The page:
Feature

The Baroness: The Search for Nica, the Rebellious Rothschild by Hannah Rothschild

Rothschild heiress Pannonica de Koenigswarter created a minor scandal when she left her family to pursue her passion for American jazz.

(Knopf, $27)

The woman depicted on this book’s cover was “without question one of the most mysterious and most fascinating and most controversial nonmusical figures in all of American music,” said Jeff Simon in The Buffalo News. In the late 1940s, Rothschild heiress Pannonica “Nica” de Koenigswarter created a minor scandal when she left her diplomat husband and five children to pursue her passion for American jazz. Setting herself up in New York, the 30-something baroness soon became a friend and vital patron of such rising giants as Thelonious Monk, Sonny Rollins, and Miles Davis. Given her importance, this “revelatory and unique” biography feels long overdue.

The author didn’t get much help from her fellow Rothschilds in bringing the story to light, said Richard Williams in The Guardian (U.K.). “This is a family with a tradition of incinerating personal papers,” so it’s no surprise that they stayed tight-lipped about the woman who became tabloid fodder when legendary saxophonist Charlie Parker died in her hotel room. Yet the baroness’s grand-niece persevered, and the result is a more rounded portrait of Nica than any published before. The so-called “Baroness of Bebop” threw herself into supporting jazz artists, paying their bills, lending her home to jam sessions, even chauffeuring musicians to out-of-town gigs in her Bentley. At one point, she took the rap for Monk’s small marijuana stash and narrowly escaped imprisonment.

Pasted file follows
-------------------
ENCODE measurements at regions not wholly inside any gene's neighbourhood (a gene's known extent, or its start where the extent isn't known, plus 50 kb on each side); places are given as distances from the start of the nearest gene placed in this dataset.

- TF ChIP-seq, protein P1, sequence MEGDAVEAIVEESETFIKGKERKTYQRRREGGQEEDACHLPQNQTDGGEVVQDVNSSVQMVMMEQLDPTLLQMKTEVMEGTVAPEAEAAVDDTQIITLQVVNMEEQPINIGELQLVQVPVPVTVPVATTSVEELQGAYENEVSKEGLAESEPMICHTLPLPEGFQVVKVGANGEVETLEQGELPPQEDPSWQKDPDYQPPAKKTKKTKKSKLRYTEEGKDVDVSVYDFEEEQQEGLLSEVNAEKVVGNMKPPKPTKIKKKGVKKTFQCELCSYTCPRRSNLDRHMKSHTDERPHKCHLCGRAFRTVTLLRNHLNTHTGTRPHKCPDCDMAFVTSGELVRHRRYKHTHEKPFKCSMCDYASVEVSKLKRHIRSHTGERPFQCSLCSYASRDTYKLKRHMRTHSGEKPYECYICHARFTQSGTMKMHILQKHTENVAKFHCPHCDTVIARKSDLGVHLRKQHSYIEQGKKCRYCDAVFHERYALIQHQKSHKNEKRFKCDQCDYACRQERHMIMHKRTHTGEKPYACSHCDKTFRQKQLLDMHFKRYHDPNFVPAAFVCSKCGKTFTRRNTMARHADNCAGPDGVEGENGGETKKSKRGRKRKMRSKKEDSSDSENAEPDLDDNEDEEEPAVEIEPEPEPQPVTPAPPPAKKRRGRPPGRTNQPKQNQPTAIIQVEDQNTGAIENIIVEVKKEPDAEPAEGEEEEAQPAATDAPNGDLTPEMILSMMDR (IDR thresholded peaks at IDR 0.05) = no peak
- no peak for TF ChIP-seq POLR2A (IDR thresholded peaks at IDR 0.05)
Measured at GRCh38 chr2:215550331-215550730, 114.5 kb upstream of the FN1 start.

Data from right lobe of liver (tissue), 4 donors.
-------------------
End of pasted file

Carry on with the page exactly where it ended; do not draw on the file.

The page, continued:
Obsessive behavior seems to run in the family, said Megan O’Grady in Vogue.com. Nica’s very name honored a moth admired by her entomologist father, and Rothschild finds space to mull such family legacies. Yet she stretches her material too far when she equates the oppression faced by black musicians with the marginalization Nica experienced as a Jewish woman, said Sue Norris in the Financial Times. Even so, Rothschild builds a convincing case for her great-aunt’s significance. The sheer number of songs that Monk and others dedicated to the baroness proves that she was no joke.

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